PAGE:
Army leaders took the unusual step of briefing congressional leaders on the information Thursday.

An annual report last week showed that soldiers killed themselves at the highest rate on record in 2008. The toll for all of last year — 128 confirmed and 15 pending investigation — was an increase for the fourth straight year. It even surpassed the civilian rate adjusted to reflect the age and gender differences in the military.

"The trend and trajectory seen in January further heightens the seriousness and urgency that all of us must have in preventing suicides," Gen. Peter Chiarelli, the Army's vice chief of staff, said Thursday.

The other services did not immediately provide information on their suicide figures for January. But the Army in the past few years has posted a consistently higher rate of suicides than the Navy, Air Force and Marines as it has carried the largest burden of the two largely ground wars.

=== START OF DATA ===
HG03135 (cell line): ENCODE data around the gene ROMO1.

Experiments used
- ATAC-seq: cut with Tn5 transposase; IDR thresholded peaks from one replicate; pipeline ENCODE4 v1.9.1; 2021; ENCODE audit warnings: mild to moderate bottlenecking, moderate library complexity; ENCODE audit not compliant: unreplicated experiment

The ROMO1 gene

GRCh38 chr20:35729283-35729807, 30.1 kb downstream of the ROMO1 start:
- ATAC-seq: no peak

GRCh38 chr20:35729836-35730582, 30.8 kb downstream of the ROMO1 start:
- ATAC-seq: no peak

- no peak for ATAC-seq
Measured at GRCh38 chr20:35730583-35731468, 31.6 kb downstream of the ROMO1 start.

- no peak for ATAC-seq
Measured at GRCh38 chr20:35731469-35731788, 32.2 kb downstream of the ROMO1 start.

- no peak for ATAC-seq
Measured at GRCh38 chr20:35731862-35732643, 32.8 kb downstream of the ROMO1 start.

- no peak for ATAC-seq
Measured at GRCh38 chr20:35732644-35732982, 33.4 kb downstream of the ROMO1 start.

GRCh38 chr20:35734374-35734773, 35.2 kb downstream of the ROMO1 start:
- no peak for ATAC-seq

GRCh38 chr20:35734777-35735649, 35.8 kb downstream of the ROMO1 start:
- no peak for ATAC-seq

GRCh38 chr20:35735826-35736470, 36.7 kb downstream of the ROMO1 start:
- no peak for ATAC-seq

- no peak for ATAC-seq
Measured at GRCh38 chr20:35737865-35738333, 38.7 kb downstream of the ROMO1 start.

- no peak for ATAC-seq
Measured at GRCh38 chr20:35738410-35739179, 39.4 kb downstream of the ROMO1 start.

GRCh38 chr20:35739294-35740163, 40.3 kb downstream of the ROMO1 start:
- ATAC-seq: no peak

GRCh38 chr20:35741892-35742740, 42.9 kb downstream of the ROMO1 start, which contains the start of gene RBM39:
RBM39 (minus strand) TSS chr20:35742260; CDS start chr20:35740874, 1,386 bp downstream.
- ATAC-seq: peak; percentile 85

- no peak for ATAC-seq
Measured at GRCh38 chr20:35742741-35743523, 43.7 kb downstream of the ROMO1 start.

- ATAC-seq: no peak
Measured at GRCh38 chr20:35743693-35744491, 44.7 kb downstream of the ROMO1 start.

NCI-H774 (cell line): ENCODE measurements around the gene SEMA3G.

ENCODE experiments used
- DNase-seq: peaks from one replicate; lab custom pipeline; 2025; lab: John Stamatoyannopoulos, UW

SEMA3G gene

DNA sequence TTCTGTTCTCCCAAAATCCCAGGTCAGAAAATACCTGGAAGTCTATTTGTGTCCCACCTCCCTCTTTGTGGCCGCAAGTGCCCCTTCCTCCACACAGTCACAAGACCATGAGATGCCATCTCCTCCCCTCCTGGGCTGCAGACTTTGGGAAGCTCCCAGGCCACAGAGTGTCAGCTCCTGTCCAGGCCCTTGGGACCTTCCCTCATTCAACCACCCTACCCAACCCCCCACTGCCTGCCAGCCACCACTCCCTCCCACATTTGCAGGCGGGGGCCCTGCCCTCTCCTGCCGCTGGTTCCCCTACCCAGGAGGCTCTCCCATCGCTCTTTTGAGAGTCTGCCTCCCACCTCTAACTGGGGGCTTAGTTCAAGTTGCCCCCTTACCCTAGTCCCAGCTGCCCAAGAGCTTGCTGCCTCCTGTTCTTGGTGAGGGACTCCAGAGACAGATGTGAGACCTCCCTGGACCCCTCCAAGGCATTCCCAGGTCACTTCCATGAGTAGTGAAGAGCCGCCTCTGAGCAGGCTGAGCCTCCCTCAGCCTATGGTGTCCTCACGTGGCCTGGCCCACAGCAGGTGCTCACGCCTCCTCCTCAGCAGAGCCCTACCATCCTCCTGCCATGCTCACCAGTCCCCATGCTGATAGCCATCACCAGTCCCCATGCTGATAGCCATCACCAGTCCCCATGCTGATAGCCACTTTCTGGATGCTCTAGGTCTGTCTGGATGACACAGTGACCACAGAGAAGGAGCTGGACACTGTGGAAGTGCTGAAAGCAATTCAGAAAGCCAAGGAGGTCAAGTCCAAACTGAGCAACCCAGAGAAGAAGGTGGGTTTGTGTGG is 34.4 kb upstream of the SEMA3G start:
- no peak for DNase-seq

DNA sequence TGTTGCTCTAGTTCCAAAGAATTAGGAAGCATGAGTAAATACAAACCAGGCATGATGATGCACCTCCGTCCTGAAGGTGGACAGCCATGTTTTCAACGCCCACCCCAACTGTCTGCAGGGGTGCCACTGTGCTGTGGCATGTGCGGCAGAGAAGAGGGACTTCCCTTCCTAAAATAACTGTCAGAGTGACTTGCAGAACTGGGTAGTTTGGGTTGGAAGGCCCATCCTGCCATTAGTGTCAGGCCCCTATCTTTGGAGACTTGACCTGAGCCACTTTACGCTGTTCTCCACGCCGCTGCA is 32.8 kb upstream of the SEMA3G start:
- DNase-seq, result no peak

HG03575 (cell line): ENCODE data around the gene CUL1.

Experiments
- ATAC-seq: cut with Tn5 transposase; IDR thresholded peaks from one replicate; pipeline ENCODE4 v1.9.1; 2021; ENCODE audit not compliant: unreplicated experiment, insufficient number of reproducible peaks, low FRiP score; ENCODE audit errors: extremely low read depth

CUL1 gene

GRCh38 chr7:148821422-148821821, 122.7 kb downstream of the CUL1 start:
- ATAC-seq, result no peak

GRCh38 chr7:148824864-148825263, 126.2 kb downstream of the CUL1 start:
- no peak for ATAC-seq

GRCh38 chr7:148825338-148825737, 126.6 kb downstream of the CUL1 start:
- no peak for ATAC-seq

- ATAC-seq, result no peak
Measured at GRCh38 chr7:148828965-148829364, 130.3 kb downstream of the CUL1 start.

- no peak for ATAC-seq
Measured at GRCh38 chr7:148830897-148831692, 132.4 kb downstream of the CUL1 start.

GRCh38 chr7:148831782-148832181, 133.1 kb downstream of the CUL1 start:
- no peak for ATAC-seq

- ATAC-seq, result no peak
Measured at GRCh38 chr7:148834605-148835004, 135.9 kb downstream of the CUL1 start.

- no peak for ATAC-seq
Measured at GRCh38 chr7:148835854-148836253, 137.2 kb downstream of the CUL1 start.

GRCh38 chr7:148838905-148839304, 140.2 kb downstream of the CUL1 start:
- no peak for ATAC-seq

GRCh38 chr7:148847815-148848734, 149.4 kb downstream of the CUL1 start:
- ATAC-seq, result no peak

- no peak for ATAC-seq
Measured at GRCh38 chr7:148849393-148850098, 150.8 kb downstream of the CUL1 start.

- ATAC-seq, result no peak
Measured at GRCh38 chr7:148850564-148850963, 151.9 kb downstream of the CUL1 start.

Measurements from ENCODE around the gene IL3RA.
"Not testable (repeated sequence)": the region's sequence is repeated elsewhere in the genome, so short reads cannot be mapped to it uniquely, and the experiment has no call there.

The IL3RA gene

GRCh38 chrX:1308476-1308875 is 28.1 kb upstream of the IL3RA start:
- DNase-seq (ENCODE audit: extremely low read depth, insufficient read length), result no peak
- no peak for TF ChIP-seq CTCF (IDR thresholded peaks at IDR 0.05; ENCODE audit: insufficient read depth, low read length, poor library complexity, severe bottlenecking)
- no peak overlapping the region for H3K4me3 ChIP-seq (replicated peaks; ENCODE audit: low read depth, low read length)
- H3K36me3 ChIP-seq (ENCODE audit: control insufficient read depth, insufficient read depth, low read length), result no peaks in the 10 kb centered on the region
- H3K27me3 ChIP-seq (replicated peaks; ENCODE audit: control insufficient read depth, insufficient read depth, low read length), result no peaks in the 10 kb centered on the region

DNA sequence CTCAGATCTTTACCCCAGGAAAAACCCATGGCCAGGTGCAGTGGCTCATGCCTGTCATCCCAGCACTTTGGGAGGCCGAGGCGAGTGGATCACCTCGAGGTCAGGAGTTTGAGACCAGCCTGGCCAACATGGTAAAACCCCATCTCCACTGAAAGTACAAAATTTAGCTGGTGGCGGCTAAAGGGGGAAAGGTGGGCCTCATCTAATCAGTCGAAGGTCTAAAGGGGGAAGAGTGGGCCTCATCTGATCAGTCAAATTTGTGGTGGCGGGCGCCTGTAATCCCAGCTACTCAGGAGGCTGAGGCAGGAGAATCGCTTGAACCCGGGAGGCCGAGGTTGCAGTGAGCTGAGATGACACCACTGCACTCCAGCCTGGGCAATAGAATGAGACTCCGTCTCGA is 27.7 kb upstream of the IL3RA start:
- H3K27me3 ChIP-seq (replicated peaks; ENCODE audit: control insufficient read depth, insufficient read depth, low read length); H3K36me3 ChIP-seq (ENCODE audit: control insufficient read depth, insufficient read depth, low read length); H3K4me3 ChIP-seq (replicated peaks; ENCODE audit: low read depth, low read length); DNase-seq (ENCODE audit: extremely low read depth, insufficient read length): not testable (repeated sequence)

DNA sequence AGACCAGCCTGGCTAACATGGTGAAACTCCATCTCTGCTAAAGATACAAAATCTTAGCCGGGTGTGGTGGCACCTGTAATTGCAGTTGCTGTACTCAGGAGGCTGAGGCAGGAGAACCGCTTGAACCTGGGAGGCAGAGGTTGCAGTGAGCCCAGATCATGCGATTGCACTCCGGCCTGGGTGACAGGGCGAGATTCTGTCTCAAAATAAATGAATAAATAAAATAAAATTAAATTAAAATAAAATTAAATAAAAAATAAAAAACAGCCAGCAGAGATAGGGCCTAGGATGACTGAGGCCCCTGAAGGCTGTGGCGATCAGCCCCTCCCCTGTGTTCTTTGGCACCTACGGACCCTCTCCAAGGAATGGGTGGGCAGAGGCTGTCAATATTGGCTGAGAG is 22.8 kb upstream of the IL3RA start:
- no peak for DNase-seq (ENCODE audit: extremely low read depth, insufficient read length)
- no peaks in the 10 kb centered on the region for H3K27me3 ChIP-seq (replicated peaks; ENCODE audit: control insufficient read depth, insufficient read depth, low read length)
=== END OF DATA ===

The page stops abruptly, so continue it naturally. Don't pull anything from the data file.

In announcing the 2008 figures last week, the Army said it would hold special training from Feb. 15 to March 15 to help troops recognize suicidal behaviors and to intervene if they see such behavior in a buddy. After that, the Army also plans a suicide prevention program for all soldiers from the top of the chain of command down.

Yearly increases in suicides have been recorded since 2004, when there were 64 all year. Officials have said over the years that they found that the most common factors were soldiers suffering problems with their personal relationships, legal or financial issues and problems on the job.